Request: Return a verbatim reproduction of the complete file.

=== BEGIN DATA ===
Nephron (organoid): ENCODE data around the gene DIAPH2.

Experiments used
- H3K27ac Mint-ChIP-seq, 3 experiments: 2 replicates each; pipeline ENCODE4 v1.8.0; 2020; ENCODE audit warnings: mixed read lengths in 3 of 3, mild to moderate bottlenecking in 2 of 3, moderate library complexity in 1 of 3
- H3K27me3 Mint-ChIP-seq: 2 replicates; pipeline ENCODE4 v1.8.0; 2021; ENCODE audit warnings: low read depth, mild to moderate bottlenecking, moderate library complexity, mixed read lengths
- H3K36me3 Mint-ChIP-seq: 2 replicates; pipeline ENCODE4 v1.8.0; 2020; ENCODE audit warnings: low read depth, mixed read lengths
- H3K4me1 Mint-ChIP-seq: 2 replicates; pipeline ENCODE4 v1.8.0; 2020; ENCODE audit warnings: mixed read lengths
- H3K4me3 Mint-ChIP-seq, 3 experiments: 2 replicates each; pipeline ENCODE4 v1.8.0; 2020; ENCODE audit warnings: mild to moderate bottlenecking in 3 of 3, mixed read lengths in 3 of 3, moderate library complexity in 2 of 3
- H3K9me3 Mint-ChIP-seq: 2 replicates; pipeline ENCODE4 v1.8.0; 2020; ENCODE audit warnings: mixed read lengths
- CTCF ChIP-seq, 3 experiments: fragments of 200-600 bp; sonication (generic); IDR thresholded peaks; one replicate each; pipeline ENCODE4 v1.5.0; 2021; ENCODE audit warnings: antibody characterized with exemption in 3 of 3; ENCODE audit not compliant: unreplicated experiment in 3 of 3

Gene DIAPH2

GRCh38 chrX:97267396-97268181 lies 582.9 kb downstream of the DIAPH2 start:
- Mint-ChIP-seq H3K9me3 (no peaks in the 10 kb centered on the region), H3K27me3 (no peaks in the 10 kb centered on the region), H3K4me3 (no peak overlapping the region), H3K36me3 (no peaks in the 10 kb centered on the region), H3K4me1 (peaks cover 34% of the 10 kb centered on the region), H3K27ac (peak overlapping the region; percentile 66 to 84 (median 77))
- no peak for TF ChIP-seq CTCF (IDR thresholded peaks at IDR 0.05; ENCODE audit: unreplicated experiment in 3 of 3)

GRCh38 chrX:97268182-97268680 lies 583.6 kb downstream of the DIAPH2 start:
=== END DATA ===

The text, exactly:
Nephron (organoid): ENCODE data around the gene DIAPH2.

Experiments used
- H3K27ac Mint-ChIP-seq, 3 experiments: 2 replicates each; pipeline ENCODE4 v1.8.0; 2020; ENCODE audit warnings: mixed read lengths in 3 of 3, mild to moderate bottlenecking in 2 of 3, moderate library complexity in 1 of 3
- H3K27me3 Mint-ChIP-seq: 2 replicates; pipeline ENCODE4 v1.8.0; 2021; ENCODE audit warnings: low read depth, mild to moderate bottlenecking, moderate library complexity, mixed read lengths
- H3K36me3 Mint-ChIP-seq: 2 replicates; pipeline ENCODE4 v1.8.0; 2020; ENCODE audit warnings: low read depth, mixed read lengths
- H3K4me1 Mint-ChIP-seq: 2 replicates; pipeline ENCODE4 v1.8.0; 2020; ENCODE audit warnings: mixed read lengths
- H3K4me3 Mint-ChIP-seq, 3 experiments: 2 replicates each; pipeline ENCODE4 v1.8.0; 2020; ENCODE audit warnings: mild to moderate bottlenecking in 3 of 3, mixed read lengths in 3 of 3, moderate library complexity in 2 of 3
- H3K9me3 Mint-ChIP-seq: 2 replicates; pipeline ENCODE4 v1.8.0; 2020; ENCODE audit warnings: mixed read lengths
- CTCF ChIP-seq, 3 experiments: fragments of 200-600 bp; sonication (generic); IDR thresholded peaks; one replicate each; pipeline ENCODE4 v1.5.0; 2021; ENCODE audit warnings: antibody characterized with exemption in 3 of 3; ENCODE audit not compliant: unreplicated experiment in 3 of 3

Gene DIAPH2

GRCh38 chrX:97267396-97268181 lies 582.9 kb downstream of the DIAPH2 start:
- Mint-ChIP-seq H3K9me3 (no peaks in the 10 kb centered on the region), H3K27me3 (no peaks in the 10 kb centered on the region), H3K4me3 (no peak overlapping the region), H3K36me3 (no peaks in the 10 kb centered on the region), H3K4me1 (peaks cover 34% of the 10 kb centered on the region), H3K27ac (peak overlapping the region; percentile 66 to 84 (median 77))
- no peak for TF ChIP-seq CTCF (IDR thresholded peaks at IDR 0.05; ENCODE audit: unreplicated experiment in 3 of 3)

GRCh38 chrX:97268182-97268680 lies 583.6 kb downstream of the DIAPH2 start: